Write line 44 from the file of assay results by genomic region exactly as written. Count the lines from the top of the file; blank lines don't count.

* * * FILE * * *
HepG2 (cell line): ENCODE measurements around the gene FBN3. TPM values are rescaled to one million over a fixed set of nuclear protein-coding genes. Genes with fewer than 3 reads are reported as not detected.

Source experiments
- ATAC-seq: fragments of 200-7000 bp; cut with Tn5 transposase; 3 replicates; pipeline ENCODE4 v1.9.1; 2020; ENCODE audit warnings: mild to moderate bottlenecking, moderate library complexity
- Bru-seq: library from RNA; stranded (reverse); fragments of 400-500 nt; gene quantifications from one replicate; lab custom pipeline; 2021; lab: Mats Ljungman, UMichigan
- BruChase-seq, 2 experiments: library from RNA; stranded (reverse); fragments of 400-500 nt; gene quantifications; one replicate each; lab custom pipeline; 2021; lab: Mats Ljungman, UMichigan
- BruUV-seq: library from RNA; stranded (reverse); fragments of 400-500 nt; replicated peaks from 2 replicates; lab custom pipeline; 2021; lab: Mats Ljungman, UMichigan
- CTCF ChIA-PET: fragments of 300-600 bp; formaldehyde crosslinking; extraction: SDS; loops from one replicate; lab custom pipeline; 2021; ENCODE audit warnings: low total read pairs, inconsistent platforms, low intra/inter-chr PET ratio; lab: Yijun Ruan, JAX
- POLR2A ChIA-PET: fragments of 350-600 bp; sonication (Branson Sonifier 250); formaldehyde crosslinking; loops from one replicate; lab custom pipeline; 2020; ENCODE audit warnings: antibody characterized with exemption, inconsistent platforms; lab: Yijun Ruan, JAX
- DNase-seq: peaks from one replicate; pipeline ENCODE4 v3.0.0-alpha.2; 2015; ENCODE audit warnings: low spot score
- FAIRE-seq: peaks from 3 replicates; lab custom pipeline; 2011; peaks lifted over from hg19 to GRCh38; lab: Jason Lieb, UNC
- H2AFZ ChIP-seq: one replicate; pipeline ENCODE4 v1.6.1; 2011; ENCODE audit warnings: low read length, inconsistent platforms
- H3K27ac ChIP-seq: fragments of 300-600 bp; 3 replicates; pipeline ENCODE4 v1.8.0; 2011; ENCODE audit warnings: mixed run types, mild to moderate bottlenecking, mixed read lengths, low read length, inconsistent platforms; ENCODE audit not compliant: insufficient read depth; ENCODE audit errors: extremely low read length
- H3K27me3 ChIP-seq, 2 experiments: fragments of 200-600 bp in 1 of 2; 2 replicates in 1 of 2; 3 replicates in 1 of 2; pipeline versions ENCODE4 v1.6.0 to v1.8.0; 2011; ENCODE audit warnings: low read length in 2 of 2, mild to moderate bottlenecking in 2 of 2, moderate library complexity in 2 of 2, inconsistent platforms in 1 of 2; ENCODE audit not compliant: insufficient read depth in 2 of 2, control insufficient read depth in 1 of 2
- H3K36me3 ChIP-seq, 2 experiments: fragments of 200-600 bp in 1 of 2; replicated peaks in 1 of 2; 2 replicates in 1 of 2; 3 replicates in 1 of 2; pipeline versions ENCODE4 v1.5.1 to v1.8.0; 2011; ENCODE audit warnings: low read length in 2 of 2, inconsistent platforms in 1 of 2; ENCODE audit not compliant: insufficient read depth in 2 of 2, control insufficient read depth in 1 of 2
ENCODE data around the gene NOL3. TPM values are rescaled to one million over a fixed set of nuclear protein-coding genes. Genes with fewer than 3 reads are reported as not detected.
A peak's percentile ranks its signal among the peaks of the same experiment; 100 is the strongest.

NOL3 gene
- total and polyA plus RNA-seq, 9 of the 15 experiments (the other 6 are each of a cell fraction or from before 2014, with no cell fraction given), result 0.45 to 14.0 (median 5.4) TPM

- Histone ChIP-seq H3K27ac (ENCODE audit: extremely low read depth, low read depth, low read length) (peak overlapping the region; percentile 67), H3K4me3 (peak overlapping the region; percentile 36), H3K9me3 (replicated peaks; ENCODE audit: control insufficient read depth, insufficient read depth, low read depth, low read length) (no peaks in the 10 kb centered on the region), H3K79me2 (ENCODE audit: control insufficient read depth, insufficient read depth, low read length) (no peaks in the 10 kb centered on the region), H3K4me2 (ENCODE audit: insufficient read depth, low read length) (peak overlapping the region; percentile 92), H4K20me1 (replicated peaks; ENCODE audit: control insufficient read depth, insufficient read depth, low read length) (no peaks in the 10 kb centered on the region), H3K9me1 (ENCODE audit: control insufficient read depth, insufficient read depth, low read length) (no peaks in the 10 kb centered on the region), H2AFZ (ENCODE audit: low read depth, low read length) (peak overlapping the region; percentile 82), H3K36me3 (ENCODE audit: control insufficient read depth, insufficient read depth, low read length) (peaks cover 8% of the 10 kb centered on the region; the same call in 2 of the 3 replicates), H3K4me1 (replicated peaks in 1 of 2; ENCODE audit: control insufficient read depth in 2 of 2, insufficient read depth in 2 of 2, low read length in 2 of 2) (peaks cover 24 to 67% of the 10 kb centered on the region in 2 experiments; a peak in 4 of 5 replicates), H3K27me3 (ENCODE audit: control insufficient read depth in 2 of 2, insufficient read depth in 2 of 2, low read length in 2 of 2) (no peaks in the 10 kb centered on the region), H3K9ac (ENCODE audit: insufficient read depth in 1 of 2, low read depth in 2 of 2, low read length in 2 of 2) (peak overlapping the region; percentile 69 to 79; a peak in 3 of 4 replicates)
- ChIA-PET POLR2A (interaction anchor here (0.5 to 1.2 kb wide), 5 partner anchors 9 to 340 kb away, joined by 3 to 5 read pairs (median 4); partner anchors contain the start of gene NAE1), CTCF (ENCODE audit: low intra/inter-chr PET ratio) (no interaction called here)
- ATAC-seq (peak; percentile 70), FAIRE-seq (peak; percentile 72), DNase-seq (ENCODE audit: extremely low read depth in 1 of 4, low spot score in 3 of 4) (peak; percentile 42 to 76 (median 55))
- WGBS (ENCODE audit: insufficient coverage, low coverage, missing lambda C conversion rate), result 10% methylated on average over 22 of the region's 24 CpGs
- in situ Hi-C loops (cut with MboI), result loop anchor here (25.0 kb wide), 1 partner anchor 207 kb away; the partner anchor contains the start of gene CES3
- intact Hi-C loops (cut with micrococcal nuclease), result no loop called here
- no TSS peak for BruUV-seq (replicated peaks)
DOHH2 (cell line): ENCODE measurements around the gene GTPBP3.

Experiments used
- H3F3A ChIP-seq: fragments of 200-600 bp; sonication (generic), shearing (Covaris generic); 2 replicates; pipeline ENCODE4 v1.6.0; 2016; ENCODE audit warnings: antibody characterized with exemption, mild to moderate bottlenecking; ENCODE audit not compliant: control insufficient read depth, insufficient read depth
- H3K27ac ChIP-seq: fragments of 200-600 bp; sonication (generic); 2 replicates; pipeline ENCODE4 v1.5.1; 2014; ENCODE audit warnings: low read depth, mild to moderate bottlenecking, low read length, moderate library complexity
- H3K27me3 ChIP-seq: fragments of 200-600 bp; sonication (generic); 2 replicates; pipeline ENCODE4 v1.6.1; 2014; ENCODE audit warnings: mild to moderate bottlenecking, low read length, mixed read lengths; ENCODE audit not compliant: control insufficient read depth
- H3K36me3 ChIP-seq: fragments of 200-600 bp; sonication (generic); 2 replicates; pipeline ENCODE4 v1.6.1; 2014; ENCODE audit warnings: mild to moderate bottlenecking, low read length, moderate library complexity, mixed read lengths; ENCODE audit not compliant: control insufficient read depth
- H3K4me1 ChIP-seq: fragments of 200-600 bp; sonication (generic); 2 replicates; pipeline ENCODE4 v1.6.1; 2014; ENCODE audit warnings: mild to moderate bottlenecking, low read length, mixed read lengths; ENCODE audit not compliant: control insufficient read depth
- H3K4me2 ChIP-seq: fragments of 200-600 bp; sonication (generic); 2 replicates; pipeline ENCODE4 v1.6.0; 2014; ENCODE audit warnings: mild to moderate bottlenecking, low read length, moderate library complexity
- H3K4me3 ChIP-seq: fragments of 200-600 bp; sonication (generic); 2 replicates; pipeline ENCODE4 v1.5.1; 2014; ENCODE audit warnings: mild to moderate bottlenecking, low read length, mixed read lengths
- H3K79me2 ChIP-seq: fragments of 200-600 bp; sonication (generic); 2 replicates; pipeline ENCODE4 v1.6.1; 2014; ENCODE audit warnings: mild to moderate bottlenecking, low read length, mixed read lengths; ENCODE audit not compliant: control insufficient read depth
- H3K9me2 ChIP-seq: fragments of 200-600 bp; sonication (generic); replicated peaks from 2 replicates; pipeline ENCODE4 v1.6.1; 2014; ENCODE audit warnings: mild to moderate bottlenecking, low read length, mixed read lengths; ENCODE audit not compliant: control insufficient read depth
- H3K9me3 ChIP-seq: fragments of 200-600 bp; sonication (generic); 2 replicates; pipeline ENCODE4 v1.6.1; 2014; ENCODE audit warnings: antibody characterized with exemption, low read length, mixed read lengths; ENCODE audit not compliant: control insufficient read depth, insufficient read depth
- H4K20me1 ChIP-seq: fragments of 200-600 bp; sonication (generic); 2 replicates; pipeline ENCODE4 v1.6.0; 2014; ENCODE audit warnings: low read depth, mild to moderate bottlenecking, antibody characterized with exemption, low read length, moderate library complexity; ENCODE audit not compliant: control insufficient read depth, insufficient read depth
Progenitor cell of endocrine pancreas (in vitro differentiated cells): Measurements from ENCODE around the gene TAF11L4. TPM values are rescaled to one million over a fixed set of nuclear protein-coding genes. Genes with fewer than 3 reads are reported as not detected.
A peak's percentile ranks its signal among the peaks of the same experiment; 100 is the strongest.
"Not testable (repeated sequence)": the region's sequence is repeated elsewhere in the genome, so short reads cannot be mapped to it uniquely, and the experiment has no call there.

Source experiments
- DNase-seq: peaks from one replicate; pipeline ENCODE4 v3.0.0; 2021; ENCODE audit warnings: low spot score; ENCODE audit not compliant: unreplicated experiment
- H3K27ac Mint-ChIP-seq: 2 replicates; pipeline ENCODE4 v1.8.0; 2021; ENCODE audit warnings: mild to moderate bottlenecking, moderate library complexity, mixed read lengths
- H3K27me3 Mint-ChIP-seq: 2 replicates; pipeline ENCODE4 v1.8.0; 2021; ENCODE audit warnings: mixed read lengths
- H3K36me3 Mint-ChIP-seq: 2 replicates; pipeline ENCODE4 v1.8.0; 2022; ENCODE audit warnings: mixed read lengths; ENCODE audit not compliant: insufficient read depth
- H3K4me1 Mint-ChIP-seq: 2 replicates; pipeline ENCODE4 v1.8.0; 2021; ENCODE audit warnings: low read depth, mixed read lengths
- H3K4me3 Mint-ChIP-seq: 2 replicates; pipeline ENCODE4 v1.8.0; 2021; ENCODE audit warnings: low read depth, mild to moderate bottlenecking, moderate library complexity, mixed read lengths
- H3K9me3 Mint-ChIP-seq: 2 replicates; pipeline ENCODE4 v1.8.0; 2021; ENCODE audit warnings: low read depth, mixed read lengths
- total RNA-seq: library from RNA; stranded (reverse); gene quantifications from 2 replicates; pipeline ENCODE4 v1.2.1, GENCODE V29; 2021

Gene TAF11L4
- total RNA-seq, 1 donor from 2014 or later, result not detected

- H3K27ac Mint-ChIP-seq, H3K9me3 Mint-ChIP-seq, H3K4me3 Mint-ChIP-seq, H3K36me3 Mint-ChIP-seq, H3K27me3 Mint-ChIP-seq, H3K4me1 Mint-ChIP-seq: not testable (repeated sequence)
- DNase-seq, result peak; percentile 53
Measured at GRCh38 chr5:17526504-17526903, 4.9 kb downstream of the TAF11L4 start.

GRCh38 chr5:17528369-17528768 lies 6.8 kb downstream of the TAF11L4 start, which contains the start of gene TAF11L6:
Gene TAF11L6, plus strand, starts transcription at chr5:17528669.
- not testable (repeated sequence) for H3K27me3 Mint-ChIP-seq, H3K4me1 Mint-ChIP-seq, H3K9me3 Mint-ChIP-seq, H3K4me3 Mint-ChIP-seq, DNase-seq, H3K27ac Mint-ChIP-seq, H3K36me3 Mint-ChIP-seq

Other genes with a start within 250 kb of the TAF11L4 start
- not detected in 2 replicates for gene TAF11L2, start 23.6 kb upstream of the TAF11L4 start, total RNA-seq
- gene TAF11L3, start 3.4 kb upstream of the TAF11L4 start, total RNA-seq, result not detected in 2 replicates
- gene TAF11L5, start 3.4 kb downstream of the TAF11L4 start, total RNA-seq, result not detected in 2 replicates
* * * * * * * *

- H3K27ac Mint-ChIP-seq: 2 replicates; pipeline ENCODE4 v1.8.0; 2021; ENCODE audit warnings: mild to moderate bottlenecking, moderate library complexity, mixed read lengths